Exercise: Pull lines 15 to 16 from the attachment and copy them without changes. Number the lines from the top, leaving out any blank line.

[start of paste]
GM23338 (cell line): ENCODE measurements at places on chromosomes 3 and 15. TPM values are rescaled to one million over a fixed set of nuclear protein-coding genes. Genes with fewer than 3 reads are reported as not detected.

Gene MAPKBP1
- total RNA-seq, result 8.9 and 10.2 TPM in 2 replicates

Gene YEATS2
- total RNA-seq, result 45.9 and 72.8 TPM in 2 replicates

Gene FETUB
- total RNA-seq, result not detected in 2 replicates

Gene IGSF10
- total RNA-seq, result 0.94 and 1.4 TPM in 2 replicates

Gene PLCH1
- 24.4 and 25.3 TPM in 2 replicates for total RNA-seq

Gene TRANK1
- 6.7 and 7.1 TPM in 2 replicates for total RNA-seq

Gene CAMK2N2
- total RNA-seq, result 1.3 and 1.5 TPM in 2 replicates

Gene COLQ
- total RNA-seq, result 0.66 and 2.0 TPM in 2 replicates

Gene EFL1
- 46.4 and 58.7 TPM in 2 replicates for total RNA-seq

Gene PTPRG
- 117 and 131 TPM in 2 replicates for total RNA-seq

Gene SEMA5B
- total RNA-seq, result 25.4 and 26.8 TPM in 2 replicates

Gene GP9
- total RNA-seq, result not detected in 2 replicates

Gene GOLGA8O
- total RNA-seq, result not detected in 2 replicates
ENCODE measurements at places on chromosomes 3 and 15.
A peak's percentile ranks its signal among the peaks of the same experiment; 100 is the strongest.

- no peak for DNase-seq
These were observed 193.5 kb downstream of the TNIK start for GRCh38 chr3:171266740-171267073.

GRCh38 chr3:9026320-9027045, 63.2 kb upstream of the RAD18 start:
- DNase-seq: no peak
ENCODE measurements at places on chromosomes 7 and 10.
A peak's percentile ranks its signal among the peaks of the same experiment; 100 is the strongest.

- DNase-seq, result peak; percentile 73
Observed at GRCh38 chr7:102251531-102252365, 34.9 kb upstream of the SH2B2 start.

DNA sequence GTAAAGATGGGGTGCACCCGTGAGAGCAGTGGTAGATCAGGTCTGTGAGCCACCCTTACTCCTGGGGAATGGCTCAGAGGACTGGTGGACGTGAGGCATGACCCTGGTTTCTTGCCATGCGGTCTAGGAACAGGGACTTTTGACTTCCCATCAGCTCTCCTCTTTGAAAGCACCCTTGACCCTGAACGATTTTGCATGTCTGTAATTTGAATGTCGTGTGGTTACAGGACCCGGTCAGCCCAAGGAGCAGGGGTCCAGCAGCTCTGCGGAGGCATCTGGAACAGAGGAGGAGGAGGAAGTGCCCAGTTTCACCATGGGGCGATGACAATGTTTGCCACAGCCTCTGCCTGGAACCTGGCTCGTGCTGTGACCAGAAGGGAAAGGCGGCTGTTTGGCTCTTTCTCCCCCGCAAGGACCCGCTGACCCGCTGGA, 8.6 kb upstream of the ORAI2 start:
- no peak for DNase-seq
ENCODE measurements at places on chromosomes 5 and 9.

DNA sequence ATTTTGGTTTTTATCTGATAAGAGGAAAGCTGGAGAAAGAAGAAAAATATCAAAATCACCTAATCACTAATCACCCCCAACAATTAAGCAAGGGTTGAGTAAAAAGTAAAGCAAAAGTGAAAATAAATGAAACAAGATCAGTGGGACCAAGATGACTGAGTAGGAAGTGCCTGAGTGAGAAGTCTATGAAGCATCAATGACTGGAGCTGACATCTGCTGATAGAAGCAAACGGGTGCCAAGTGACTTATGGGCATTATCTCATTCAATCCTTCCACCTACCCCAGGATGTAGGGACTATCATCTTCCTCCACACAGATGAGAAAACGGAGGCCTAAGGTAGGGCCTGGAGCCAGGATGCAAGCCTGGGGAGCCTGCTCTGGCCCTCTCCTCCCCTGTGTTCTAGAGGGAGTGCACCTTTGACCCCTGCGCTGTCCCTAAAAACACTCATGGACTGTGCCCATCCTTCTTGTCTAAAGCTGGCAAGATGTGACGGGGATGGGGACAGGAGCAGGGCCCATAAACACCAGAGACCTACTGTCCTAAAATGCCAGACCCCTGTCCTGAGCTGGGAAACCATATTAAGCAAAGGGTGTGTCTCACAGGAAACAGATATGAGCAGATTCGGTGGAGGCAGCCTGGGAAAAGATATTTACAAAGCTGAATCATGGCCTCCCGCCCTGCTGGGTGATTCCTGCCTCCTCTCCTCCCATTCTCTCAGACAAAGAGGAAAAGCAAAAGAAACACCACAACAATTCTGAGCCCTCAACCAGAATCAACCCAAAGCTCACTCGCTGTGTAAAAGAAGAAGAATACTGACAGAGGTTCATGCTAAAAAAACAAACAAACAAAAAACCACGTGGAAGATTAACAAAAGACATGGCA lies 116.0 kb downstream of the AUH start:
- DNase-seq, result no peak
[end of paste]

- total RNA-seq, result 1.3 and 1.5 TPM in 2 replicates

Gene COLQ